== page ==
Managing Temper Tantrums on the Road
Unless you’re raising V.I.C.I. from “Small Wonder“, temper tantrums likely are a fact of your current life as a parent. And since kids generally aren’t discriminating about where and when they have these meltdowns, I’m guessing you probably have had to deal with a spaz-out or two on a family vacation.
We’ve got a soon-to-be 4-year-old in our midst, which means we certainly have grappled with our fair share. No matter what the circumstances, they’re never fun. For any of us.
I spent the better part of our last trip paying close attention to what triggered L’s tantrums, and how our reactions exacerbated or alleviated the situation overall. Then, when we got home, I phoned a few child psychologists (and our pediatrician) for some insight.
Based upon this research, here are four tips for dealing with tantrums the next time you’re away.
- Be (as) flexible (as possible). The last thing you want to do in a foreign place is schlep around a child who’s going to kick and scream every step of the way. With this in mind, it’s a good idea to keep the schedule relatively fluid—that way you have the ability to wait out a temper tantrum should one occur.
- Fend off exhaustion. Many temper tantrums are triggered by tiredness; this means they are more likely to happen toward the end of the day. Pre-empt major meltdowns with family walks and other activities when exhaustion seems imminent. Post-dinner/pre-bed dance parties almost always work. Sunset-watching sessions are good, too.
- Deflect, deflect, deflect. One of the most classic ways to end a tantrum is to distract your child from the things that have set him or her off. Travel makes this easy, since new sights and sounds and smells abound. Seize upon stuff that’s free and public: Musicians! Flowers! A fountain! This way you’re not going over budget to keep your kids happy.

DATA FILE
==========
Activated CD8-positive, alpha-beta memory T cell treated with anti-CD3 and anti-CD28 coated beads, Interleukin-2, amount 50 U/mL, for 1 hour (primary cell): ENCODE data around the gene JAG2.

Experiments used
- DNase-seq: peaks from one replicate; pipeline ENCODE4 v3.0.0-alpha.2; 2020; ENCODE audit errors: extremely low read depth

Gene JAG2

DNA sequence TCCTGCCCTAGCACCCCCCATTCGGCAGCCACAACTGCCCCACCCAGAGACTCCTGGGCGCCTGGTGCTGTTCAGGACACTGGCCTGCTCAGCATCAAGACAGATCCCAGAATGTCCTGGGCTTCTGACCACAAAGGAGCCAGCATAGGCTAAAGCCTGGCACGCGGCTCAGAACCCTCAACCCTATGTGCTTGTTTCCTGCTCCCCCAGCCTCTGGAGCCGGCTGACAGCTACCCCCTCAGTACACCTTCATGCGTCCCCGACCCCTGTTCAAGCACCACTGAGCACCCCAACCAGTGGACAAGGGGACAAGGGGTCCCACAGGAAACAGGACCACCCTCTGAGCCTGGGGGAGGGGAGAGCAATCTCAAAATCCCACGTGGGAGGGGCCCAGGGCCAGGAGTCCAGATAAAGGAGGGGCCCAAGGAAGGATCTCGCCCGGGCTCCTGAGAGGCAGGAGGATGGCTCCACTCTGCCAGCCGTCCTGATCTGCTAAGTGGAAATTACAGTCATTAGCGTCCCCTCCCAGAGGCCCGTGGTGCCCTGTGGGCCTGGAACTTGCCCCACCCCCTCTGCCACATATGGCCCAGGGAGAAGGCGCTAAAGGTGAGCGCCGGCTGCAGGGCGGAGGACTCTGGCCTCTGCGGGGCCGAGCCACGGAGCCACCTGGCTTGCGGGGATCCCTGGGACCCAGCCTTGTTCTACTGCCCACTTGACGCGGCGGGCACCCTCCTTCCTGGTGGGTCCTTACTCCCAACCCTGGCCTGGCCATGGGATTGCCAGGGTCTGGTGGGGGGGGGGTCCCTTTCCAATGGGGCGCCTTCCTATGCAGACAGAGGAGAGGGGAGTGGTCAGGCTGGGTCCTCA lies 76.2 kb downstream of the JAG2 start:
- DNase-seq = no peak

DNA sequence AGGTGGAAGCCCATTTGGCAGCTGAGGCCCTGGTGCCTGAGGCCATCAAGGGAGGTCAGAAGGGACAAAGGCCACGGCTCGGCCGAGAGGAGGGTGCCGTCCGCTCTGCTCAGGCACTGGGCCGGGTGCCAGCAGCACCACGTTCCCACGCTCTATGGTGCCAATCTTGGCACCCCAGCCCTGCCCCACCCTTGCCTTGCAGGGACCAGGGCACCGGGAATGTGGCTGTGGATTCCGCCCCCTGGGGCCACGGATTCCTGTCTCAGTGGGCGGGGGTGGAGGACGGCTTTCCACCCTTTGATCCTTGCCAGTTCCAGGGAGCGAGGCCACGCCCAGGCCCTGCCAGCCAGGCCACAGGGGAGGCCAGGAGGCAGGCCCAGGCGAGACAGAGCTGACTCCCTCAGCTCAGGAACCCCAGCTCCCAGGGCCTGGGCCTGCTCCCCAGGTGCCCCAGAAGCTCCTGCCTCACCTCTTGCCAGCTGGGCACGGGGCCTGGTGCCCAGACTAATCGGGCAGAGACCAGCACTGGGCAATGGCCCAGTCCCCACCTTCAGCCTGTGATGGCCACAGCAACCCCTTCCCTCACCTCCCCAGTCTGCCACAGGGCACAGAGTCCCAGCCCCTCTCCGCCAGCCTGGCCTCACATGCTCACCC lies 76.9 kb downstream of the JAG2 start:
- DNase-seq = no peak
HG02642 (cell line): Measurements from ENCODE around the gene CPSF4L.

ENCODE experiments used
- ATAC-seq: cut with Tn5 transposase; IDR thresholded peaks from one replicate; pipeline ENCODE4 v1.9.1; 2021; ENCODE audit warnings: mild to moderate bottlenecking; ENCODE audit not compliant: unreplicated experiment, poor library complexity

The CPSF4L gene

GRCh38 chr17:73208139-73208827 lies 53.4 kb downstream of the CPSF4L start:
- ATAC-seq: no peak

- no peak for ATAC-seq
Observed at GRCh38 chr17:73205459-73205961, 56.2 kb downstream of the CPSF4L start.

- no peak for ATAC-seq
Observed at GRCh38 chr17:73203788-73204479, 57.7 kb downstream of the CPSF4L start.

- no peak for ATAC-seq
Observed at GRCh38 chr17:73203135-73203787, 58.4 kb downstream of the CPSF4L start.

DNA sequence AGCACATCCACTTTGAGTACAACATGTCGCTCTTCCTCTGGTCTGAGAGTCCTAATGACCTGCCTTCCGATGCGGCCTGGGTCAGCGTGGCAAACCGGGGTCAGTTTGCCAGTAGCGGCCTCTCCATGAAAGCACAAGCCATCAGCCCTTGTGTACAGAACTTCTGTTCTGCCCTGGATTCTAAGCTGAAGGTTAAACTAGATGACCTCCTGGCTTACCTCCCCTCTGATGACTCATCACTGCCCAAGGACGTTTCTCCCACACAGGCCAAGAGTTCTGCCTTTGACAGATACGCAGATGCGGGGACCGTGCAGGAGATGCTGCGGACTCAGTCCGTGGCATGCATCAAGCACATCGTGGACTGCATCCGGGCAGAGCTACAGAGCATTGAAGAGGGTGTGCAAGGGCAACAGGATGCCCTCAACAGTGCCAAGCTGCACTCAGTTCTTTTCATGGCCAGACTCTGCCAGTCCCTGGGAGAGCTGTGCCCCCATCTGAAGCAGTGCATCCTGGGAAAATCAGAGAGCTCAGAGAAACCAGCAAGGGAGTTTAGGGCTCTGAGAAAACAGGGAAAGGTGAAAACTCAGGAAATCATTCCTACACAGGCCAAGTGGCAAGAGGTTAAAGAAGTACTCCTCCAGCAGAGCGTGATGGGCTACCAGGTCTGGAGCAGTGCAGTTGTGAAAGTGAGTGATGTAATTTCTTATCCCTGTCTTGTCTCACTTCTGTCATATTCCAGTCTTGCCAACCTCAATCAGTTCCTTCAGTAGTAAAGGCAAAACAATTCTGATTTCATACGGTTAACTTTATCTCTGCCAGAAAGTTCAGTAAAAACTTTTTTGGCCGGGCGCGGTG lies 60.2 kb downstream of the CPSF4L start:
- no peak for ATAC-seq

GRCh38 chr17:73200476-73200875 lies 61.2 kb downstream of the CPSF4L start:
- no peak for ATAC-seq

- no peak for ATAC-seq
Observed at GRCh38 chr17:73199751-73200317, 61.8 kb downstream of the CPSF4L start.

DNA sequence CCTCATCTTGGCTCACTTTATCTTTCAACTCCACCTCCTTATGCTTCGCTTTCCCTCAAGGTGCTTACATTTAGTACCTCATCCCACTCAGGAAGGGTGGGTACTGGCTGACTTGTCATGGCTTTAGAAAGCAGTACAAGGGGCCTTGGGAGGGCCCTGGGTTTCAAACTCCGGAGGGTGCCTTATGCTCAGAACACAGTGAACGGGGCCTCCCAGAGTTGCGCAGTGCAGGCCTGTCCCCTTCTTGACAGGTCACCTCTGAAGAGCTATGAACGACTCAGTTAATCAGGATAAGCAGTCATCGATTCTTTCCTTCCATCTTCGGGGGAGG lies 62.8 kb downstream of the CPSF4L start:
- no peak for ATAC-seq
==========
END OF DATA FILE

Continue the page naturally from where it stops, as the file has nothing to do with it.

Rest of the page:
- Avoid punishment. While “time-outs” might help your kids calm down at home, on vacation, with unfamiliar surroundings and shared hotel rooms, this form of discipline may not be as effective (and, in public places, can impact other people’s trips, too). Instead, try “time-ins” during which you calmly talk your child back to normalcy.
There probably are six or seven other items I could add to this list, but these should give you enough of a foundation upon which to build.
The most important thing to remember: Be patient. Temper tantrums are inevitable. Just because you’re on a family vacation doesn’t mean your children are going to stop being children. The quicker you move past them, the more willing you are to take these episodes in stride, the more pleasant your overall family travel will be.
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